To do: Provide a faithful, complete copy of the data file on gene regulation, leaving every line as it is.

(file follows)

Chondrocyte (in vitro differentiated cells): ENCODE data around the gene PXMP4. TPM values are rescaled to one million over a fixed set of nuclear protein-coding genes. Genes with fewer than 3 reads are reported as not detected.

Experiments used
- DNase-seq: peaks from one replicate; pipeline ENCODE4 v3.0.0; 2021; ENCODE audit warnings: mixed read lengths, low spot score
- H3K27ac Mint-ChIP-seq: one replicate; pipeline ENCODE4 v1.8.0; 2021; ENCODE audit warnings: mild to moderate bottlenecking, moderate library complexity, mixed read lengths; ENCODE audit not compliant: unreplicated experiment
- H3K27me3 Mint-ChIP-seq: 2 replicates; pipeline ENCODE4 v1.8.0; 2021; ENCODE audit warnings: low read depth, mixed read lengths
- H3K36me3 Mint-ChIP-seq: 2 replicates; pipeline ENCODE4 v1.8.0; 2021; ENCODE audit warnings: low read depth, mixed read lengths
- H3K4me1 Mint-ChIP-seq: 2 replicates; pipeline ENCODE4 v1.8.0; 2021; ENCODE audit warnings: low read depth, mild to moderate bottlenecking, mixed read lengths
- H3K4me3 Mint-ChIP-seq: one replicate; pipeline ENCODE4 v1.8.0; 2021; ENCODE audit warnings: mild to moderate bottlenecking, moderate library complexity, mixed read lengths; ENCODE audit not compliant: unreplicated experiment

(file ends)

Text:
Chondrocyte (in vitro differentiated cells): ENCODE data around the gene PXMP4. TPM values are rescaled to one million over a fixed set of nuclear protein-coding genes. Genes with fewer than 3 reads are reported as not detected.

Experiments used
- DNase-seq: peaks from one replicate; pipeline ENCODE4 v3.0.0; 2021; ENCODE audit warnings: mixed read lengths, low spot score
- H3K27ac Mint-ChIP-seq: one replicate; pipeline ENCODE4 v1.8.0; 2021; ENCODE audit warnings: mild to moderate bottlenecking, moderate library complexity, mixed read lengths; ENCODE audit not compliant: unreplicated experiment
- H3K27me3 Mint-ChIP-seq: 2 replicates; pipeline ENCODE4 v1.8.0; 2021; ENCODE audit warnings: low read depth, mixed read lengths
- H3K36me3 Mint-ChIP-seq: 2 replicates; pipeline ENCODE4 v1.8.0; 2021; ENCODE audit warnings: low read depth, mixed read lengths
- H3K4me1 Mint-ChIP-seq: 2 replicates; pipeline ENCODE4 v1.8.0; 2021; ENCODE audit warnings: low read depth, mild to moderate bottlenecking, mixed read lengths
- H3K4me3 Mint-ChIP-seq: one replicate; pipeline ENCODE4 v1.8.0; 2021; ENCODE audit warnings: mild to moderate bottlenecking, moderate library complexity, mixed read lengths; ENCODE audit not compliant: unreplicated experiment